"A rancher just called in and reported cows all over the hills off highway 207 near the old abandoned corrals. I ran the brands with the brand inspector and he says they belong to neighboring ranches, the Rockin DD and the Slant Bar ZZ up in your neck of the woods."
"Those are the ones reported rustled. I will contact the owners and I am sure they will be down there pronto."
"Great I will contact the local ranchers and see if they can help push the cattle back to the old corrals. How many head?"
"One hundred twenty!"
Della, Jazz, and Liza were thankful that Uncle Zebb and Mary had become such close friends. This relationship allowed for all to get away with Della not worrying about Mary being in good hands and Jazz and Liza worrying about Uncle Zebb being alone.
"I guess we best get packed up and the horses loaded," Jazz sighed expressing his weariness over the events of the last few days.
"No horses will be loaded," Uncle Zebb said firmly. "I have called ahead and have you three booked in the Inn at Mitchell for tonight and tomorrow night. All you need is clothes and necessaries for the next two days. I took the liberty of hiring six of the local cowboys to round up the cattle and four haulers to bring them home. You three deserve a vacation and this one is on me."
"Thank you Uncle Zebb," Liza said hugging him. "Normally I wouldn't pass up a chance to ride and work cattle, but you are right, we are all dog-tired."
"Woof woof," Mary barked in agreement.
The relaxed trip down to Mitchell gave Liza the chance to have Jazz either slow down or stop so she could take photos of that enchanting country. The colors in the rocks, the old abandoned ranches, and a side trip over to the Painted Rocks and The John Day Fossil Beds, had Liza snapping photos like she was a highly paid paparazzi.
"Can you believe we are standing in the area where a fossilized vertebra from an ornithopod was found in late June last year? It was estimated to be 103 million years old?" Jazz took off his old cowboy hat and beat it over his knee and after some more bending and twisting struck a pose and said, "Just call me Indiana, Indiana Jones that is."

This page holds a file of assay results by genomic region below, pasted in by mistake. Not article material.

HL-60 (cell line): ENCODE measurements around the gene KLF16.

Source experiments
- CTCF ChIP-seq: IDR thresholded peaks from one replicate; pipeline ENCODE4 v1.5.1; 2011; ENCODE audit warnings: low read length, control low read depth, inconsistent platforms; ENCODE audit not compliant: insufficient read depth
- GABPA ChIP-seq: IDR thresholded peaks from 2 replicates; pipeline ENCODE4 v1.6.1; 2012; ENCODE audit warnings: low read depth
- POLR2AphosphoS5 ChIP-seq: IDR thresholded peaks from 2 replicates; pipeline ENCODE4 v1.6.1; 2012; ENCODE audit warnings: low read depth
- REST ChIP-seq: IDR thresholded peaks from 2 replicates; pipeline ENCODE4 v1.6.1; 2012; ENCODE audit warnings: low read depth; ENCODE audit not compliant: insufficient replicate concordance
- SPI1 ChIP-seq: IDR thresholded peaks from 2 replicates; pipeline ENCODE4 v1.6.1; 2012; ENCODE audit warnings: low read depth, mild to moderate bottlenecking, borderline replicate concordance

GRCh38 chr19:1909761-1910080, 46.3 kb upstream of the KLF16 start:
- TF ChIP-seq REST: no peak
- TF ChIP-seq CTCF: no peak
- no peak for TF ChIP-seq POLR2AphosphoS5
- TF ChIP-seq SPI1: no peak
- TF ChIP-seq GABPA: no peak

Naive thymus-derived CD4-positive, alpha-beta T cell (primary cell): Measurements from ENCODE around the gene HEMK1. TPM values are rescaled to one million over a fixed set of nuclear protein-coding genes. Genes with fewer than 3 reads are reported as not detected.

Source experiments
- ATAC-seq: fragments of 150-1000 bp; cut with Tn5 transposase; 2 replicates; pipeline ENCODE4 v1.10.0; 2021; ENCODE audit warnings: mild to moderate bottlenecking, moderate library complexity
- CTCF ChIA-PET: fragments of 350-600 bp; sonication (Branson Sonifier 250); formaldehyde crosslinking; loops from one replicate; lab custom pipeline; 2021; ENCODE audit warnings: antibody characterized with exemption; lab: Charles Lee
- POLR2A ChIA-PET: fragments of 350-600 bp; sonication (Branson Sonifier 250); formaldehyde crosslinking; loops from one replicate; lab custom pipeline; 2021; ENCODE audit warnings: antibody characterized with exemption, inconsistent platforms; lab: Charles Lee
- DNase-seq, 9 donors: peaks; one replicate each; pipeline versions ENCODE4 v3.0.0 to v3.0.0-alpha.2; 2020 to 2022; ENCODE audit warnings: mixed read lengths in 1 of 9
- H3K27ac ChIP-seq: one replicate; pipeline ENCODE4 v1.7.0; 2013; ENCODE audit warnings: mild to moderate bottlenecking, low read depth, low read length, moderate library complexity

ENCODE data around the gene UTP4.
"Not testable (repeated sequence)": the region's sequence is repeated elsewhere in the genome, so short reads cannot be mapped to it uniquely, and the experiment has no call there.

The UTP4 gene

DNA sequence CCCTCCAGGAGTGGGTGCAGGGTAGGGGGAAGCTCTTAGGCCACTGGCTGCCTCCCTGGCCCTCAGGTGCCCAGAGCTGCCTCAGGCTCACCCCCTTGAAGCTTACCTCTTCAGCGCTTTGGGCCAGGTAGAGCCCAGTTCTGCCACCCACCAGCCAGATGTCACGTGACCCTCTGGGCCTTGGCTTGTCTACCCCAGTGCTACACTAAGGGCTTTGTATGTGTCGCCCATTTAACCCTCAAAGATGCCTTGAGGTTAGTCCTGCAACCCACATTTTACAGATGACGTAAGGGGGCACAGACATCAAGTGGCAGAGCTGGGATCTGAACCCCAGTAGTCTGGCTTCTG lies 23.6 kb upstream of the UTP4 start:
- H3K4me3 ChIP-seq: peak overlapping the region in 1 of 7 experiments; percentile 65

"More like Oregon Bones." Liza looked at Della for approval. "If you get any thinner, you won't have a shadow."
"What kind of dinosaur is an ornithopod?" Liza asked looking directly at Jazz.
"Beats me," Jazz said chuckling.
"A mostly bipedal herbivorous dinosaur," Della interjected.
"What the heck is bipedal?" Jazz inquired with one eye cocked.
"It means walks mostly on two legs," Della said.
"Yeah, and unlike you Jazz, eats his veggies," Liza said with a tone of judgment in her voice.
A country-style cooked meal at the Mitchell cafe had the three so full they had to pass on dessert. Liza smiled at Della as Jazz wolfed down his bacon fat-cooked green beans and steamed zucchini. Finishing the 12-ounce prime rib and the baked potato was impossible, so they asked for to-go boxes, once called doggie boxes by the rich and famous that were too proud to be seen taking home leftovers, they had every intention of eating. "It is for the dog," they would smile and say.
The next morning after a great cowboy breakfast, the three went up highway 207 to see how the roundup was going. The cowboys had about 80 head already corralled and the rest located. One of the ranchers brought some hay to keep the cattle busy and calm overnight. The small stream running through the corner of the corral provided water. The haulers would be arriving the next morning.
The next morning after another great breakfast, the three already packed, said see you later to several newly made friends. The last hauler was loaded shortly after they arrived. They thanked all the ranchers and cowboys that had worked hard to make this happen in a timely manner.
They followed the trucks, falling back only when they turned into the graveled county road leading to their ranches. They let the wind blow the dust away which was quick with the stiff breeze blowing.
Zebb stood at the front pasture corrals where the unloading would commence and the cattle would be fed and watered for a couple of weeks before going to the sale. Watching the nearing trucks and the rising clouds of dust, Zebb whispered to Mary, "We are old Mary and our time is near. Life is just like dust in the wind. One moment you are here, then the next you are gone to another place, just like dust in the wind."
No, just a novelette shared free of monetary charge. Only the reader's time is required. If it is a problem, delete this entire thread.
A problem? Hell, no. It is the opposite of a problem.